Saudi Arabia's reforms herald new era

Saudi Arabias reforms herald new era
Saudi Arabia has always been a market where investments can make a very good return.

Dubai - Investors need to take a closer look as the next big opportunity could be awaiting them in the kingdom



By Shailesh Dash
 Insight

Published: Sun 29 Sep 2019, 9:20 PM

Last updated: Sun 29 Sep 2019, 11:22 PM

The 2014 oil price slump came as a wakeup call for Saudi Arabia. Oil revenue and public spending-led growth model was no longer sufficient and tenable, in the face of changing energy market dynamics which included oil price volatility, competition from alternative supply sources such as renewable energy and US shale oil, and emergence of disruptive technologies.
During 2014-16, the kingdom's GDP growth declined at a CAGR of 7.5 per cent and its budget swung from a surplus of 6.5 per cent of GDP in 2013 to a deficit of 2.3 per cent in 2014. The government was quick to respond with several short-term initiatives focused on fiscal consolidation through rationalised spending, subsidy cuts, and introduction of taxes. From a long-term perspective, the government realised the need to integrate sustainable development goals into the national planning process and subsequently introduced Saudi Vision 2030 and related implementation programmes, such as National Transformation Program 2020 (NTP), that aim to build a robust, open economy based on a diversified production base and increased competitiveness.
Private sector development is at the centrestage of Saudi Arabia's transformation plan, and special emphasis will be on a three pronged strategy that creates conducive business environment for SMEs and entrepreneurs, promotes public-private partnerships, and encourages foreign investment. As per government estimates, the contribution of the private sector to overall GDP is expected to rise from current levels of about 40 per cent to 65 per cent by 2030 and the government's non-oil revenues are expected to triple during 2015-20 to reach SR530 billion ($141.3 billion) by 2020. Needless to say, economic transformation at this scale will undoubtedly spawn innumerous investment opportunities for both domestic and foreign investors.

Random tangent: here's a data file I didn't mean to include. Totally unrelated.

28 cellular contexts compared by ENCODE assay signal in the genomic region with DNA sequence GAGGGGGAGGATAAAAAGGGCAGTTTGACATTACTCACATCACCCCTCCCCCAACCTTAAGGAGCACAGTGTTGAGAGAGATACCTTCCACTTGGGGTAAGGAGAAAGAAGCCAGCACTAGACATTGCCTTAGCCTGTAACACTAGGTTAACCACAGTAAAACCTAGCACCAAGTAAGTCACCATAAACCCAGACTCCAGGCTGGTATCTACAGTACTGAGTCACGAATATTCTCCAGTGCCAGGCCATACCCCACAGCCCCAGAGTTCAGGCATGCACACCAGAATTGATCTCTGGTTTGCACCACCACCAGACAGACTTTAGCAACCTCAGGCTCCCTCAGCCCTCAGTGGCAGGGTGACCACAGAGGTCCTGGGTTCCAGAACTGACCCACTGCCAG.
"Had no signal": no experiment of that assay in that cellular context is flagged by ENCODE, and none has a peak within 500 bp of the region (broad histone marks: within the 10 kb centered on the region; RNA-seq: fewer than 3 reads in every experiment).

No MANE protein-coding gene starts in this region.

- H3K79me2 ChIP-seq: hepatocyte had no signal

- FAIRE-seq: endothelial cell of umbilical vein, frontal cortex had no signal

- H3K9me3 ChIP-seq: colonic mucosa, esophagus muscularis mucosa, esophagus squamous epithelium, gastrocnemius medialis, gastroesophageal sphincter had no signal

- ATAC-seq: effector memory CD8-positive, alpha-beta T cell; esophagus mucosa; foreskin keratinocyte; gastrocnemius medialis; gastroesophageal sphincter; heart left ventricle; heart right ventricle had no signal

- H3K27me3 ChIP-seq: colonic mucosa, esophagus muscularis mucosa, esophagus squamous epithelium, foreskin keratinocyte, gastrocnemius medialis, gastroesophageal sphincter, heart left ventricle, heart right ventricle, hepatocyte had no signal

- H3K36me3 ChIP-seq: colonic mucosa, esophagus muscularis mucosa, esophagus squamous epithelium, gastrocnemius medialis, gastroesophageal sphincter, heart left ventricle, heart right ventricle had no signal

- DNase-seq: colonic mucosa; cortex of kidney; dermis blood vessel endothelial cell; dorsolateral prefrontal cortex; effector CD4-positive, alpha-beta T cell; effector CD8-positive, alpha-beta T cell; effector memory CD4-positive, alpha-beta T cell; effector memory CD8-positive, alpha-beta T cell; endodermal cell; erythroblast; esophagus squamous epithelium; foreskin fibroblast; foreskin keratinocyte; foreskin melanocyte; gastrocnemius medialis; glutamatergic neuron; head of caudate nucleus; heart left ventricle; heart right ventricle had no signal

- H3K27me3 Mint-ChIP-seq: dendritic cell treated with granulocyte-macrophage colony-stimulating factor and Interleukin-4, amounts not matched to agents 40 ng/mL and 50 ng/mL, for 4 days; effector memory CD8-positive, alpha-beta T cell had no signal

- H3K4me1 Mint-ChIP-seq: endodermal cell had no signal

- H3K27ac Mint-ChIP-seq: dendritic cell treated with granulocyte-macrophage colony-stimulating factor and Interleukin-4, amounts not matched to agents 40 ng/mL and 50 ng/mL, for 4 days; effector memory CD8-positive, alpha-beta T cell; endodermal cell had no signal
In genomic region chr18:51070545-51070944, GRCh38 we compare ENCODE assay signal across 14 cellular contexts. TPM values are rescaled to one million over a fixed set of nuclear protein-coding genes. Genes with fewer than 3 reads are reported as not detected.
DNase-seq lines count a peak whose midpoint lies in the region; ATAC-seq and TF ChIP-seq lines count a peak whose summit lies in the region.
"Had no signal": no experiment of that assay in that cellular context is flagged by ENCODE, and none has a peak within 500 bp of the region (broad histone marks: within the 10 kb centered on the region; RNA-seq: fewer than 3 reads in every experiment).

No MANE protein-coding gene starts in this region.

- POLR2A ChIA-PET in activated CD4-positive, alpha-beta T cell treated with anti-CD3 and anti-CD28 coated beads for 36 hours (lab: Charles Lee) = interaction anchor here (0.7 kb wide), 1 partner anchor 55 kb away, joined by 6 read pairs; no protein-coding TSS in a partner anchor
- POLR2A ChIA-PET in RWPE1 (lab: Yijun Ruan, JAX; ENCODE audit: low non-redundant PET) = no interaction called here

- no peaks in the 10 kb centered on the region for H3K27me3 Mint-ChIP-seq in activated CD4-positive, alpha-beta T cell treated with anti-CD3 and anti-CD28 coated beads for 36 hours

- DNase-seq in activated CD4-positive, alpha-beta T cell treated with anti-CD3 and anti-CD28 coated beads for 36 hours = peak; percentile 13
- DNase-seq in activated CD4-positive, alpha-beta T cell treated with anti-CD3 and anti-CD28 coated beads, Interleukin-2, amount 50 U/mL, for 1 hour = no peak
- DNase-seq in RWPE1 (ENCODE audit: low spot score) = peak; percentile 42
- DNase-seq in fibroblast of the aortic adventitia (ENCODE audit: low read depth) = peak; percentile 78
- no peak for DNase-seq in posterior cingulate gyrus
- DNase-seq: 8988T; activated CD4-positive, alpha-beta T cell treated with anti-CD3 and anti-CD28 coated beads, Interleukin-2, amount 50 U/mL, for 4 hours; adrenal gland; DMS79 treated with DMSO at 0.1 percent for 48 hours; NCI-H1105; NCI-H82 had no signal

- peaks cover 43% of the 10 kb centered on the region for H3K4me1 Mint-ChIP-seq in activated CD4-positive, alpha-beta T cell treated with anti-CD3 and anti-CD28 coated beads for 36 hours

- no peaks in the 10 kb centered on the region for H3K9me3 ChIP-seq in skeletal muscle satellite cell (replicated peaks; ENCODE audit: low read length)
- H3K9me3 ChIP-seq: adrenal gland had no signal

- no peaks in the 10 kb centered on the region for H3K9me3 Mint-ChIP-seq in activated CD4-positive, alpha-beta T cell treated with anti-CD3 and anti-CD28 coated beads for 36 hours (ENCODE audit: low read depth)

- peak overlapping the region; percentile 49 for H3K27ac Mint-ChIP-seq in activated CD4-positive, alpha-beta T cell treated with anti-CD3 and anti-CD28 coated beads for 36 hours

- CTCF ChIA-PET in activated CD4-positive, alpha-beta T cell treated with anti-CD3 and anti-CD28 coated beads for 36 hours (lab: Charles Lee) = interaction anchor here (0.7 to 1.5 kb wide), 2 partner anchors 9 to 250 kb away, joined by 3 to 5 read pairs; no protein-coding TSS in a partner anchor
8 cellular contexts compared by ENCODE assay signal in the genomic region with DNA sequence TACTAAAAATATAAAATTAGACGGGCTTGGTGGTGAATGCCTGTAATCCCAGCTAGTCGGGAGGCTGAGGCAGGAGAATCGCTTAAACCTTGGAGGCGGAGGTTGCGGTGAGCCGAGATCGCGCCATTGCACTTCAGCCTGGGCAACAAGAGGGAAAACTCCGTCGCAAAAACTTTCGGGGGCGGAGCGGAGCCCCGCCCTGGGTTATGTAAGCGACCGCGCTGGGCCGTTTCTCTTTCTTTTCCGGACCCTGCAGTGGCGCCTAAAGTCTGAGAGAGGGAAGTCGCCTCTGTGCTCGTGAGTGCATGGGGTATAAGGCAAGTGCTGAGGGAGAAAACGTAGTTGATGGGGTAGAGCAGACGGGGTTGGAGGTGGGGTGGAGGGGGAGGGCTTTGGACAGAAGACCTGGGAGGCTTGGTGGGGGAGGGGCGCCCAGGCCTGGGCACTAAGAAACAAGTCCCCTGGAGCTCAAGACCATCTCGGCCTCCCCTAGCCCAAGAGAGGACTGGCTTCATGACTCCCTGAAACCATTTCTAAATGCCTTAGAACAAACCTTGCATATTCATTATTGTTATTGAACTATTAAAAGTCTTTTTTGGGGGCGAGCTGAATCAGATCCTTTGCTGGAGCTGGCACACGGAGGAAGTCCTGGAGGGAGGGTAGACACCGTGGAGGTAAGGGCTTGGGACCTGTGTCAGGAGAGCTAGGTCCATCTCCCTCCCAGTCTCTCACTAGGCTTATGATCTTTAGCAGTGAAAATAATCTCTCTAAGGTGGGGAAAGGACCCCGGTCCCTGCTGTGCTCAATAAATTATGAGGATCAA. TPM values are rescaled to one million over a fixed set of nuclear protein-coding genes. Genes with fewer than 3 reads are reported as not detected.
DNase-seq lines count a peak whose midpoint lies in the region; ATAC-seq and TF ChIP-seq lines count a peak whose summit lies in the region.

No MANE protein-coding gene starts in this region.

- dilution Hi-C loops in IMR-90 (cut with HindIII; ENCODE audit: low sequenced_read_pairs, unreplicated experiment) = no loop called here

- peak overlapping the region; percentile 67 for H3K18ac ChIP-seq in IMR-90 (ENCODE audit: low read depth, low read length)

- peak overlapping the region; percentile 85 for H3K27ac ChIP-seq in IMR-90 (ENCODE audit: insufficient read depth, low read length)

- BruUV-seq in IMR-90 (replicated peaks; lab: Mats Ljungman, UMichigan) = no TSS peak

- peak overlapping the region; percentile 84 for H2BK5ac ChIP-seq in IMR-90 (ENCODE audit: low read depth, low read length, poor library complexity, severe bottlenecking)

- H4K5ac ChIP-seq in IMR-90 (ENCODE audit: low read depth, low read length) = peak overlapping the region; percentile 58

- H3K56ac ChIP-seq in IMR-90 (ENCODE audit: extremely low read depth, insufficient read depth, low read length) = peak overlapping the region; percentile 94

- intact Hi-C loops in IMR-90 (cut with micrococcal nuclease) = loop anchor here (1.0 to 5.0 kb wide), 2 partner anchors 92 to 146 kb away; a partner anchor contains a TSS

SMEs in the Kingdom are currently at the grassroots level, contributing around 20 per cent to GDP. However, its nascency suggests the vast potential that can be achieved by the development of the sector. According to NTP, Saudi Arabia's SMEs are expected to contribute SR2.1 trillion to GDP by 2030, from SR484 billion in 2016, or 35 per cent of the country's GDP, from the current 20 per cent. The recently-created SME Authority is tasked to provide necessary support to regional small businesses and entrepreneurs through measures that include business-friendly regulations, easier access to funding, international partnerships and a greater share of national procurement and government bids.